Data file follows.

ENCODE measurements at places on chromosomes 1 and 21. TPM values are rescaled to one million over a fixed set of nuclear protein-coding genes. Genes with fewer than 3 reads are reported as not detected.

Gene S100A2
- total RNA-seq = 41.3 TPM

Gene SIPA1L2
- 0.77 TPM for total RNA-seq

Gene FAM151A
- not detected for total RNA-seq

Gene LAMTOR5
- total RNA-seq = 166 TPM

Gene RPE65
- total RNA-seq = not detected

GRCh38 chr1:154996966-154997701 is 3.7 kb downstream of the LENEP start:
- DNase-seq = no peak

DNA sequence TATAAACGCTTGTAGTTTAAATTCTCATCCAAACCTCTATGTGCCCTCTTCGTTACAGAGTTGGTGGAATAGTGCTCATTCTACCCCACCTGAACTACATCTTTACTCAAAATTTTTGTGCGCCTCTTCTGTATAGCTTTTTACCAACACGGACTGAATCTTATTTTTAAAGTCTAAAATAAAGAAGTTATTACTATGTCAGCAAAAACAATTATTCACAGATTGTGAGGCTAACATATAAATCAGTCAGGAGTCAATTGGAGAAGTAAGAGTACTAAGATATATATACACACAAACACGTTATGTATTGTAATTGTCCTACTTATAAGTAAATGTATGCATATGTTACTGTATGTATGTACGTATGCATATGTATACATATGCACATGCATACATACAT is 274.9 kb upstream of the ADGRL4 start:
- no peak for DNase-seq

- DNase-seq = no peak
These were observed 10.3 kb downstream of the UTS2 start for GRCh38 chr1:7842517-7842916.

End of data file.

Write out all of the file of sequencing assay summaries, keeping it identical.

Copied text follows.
ENCODE measurements at places on chromosomes 1 and 21. TPM values are rescaled to one million over a fixed set of nuclear protein-coding genes. Genes with fewer than 3 reads are reported as not detected.

Gene S100A2
- total RNA-seq = 41.3 TPM

Gene SIPA1L2
- 0.77 TPM for total RNA-seq

Gene FAM151A
- not detected for total RNA-seq

Gene LAMTOR5
- total RNA-seq = 166 TPM

Gene RPE65
- total RNA-seq = not detected

GRCh38 chr1:154996966-154997701 is 3.7 kb downstream of the LENEP start:
- DNase-seq = no peak

DNA sequence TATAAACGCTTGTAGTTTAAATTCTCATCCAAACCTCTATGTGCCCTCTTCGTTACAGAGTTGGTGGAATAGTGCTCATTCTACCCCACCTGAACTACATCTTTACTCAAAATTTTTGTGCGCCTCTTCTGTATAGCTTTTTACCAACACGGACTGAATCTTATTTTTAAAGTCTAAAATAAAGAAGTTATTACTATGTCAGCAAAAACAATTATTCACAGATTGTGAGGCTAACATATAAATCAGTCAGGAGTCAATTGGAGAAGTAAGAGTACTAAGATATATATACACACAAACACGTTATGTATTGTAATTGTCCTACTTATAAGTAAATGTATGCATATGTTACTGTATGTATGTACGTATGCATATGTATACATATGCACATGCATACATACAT is 274.9 kb upstream of the ADGRL4 start:
- no peak for DNase-seq

- DNase-seq = no peak
These were observed 10.3 kb downstream of the UTS2 start for GRCh38 chr1:7842517-7842916.